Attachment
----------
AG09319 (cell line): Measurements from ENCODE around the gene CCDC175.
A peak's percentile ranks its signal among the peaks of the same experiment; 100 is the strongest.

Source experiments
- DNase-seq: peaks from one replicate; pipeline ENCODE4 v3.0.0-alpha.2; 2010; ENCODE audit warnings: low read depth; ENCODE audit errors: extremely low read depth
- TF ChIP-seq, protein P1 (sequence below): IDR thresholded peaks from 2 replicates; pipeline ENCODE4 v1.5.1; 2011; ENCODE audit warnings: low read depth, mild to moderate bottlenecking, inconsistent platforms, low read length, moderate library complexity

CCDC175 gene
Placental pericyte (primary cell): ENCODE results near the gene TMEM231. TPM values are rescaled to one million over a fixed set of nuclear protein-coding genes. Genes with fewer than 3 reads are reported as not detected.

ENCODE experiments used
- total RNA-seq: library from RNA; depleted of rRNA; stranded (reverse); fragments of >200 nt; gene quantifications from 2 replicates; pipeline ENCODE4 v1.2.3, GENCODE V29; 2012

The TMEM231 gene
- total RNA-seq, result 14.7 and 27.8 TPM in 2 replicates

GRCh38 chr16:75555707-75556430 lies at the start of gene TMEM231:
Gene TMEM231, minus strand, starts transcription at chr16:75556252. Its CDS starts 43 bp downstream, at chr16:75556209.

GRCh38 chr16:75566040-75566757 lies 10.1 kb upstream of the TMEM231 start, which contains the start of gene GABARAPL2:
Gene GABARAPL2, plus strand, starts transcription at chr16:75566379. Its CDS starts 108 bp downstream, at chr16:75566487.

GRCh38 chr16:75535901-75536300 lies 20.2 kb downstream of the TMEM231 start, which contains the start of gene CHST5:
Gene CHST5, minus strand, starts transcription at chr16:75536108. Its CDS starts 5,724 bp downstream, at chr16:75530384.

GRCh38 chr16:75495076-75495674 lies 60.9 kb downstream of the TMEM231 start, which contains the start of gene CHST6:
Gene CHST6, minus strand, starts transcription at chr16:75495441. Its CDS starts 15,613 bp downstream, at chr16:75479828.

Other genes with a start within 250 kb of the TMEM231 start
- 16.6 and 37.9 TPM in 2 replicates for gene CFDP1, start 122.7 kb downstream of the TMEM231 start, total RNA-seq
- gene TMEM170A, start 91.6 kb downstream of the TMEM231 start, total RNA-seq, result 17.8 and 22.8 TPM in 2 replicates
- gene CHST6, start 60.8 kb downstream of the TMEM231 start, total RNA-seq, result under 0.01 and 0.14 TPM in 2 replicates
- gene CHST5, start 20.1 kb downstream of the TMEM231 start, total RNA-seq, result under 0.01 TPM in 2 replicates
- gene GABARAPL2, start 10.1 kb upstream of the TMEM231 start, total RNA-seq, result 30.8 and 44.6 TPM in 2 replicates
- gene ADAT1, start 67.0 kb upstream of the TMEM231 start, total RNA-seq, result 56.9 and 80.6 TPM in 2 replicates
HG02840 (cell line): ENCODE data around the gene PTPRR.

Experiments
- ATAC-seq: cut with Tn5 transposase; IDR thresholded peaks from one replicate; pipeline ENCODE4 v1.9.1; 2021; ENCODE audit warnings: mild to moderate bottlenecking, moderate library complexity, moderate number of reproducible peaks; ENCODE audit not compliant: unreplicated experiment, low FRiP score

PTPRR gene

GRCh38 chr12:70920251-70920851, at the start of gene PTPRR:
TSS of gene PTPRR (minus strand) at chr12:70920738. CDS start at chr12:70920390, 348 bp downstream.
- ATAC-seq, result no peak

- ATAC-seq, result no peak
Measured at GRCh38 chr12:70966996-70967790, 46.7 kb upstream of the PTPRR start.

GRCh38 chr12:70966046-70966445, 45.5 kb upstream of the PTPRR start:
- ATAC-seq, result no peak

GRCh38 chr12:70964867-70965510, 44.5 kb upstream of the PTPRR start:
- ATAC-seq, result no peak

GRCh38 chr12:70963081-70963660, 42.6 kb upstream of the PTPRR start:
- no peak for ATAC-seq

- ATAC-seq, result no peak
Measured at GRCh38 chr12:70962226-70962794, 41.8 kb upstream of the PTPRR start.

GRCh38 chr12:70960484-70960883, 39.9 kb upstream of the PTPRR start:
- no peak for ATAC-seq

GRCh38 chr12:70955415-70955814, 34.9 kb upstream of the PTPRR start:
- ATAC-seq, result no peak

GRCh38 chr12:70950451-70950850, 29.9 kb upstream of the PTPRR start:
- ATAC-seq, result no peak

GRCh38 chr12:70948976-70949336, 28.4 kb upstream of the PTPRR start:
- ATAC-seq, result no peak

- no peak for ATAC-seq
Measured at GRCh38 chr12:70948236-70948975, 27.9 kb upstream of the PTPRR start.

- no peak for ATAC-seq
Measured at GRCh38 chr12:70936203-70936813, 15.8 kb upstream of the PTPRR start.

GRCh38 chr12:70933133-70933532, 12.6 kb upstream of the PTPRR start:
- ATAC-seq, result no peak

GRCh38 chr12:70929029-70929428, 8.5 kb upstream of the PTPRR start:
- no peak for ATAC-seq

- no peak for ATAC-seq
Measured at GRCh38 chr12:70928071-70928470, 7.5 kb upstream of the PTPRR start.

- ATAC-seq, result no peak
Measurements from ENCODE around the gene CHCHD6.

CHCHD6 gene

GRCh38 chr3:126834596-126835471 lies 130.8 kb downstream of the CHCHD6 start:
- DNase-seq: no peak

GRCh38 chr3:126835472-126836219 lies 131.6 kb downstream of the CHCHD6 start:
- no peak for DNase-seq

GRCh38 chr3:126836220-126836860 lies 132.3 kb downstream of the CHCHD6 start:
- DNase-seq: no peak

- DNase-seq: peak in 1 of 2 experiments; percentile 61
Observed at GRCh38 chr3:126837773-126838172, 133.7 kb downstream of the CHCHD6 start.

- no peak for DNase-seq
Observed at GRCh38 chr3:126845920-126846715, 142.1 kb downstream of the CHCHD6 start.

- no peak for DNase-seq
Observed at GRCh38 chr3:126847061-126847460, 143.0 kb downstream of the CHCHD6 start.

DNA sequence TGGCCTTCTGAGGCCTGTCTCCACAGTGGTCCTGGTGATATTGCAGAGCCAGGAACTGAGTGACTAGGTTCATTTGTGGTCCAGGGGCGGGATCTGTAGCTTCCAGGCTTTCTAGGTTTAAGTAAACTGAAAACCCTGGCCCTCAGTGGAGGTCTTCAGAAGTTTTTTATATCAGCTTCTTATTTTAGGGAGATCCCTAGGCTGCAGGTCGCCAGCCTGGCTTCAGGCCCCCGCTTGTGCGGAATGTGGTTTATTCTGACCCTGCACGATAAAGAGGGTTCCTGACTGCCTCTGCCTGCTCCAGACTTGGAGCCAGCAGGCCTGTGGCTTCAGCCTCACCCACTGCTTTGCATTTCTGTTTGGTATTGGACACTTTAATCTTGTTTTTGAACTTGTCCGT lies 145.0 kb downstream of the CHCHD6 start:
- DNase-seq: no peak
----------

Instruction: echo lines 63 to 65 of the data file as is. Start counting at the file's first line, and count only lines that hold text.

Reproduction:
Measurements from ENCODE around the gene CHCHD6.

CHCHD6 gene

GRCh38 chr3:126834596-126835471 lies 130.8 kb downstream of the CHCHD6 start: